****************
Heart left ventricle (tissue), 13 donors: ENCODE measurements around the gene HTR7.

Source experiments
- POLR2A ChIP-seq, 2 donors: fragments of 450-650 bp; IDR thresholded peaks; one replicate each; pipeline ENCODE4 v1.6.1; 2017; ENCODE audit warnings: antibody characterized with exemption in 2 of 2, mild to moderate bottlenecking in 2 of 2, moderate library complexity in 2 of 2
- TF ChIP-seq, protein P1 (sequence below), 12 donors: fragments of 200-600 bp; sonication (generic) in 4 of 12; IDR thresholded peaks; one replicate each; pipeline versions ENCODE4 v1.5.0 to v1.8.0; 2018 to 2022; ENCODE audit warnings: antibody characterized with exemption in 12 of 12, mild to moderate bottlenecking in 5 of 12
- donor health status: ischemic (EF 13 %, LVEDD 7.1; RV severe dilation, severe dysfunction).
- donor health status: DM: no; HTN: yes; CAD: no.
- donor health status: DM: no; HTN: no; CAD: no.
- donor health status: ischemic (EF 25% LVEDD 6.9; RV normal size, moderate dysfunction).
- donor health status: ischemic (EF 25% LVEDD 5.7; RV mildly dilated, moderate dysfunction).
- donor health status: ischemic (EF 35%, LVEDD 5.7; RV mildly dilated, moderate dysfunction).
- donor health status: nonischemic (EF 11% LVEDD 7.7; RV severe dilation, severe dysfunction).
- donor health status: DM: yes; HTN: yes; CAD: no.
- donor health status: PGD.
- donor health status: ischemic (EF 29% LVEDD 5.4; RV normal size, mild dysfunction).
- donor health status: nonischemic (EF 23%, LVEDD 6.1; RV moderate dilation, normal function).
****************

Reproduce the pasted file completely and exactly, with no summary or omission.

Heart left ventricle (tissue), 13 donors: ENCODE measurements around the gene HTR7.

Source experiments
- POLR2A ChIP-seq, 2 donors: fragments of 450-650 bp; IDR thresholded peaks; one replicate each; pipeline ENCODE4 v1.6.1; 2017; ENCODE audit warnings: antibody characterized with exemption in 2 of 2, mild to moderate bottlenecking in 2 of 2, moderate library complexity in 2 of 2
- TF ChIP-seq, protein P1 (sequence below), 12 donors: fragments of 200-600 bp; sonication (generic) in 4 of 12; IDR thresholded peaks; one replicate each; pipeline versions ENCODE4 v1.5.0 to v1.8.0; 2018 to 2022; ENCODE audit warnings: antibody characterized with exemption in 12 of 12, mild to moderate bottlenecking in 5 of 12
- donor health status: ischemic (EF 13 %, LVEDD 7.1; RV severe dilation, severe dysfunction).
- donor health status: DM: no; HTN: yes; CAD: no.
- donor health status: DM: no; HTN: no; CAD: no.
- donor health status: ischemic (EF 25% LVEDD 6.9; RV normal size, moderate dysfunction).
- donor health status: ischemic (EF 25% LVEDD 5.7; RV mildly dilated, moderate dysfunction).
- donor health status: ischemic (EF 35%, LVEDD 5.7; RV mildly dilated, moderate dysfunction).
- donor health status: nonischemic (EF 11% LVEDD 7.7; RV severe dilation, severe dysfunction).
- donor health status: DM: yes; HTN: yes; CAD: no.
- donor health status: PGD.
- donor health status: ischemic (EF 29% LVEDD 5.4; RV normal size, mild dysfunction).
- donor health status: nonischemic (EF 23%, LVEDD 6.1; RV moderate dilation, normal function).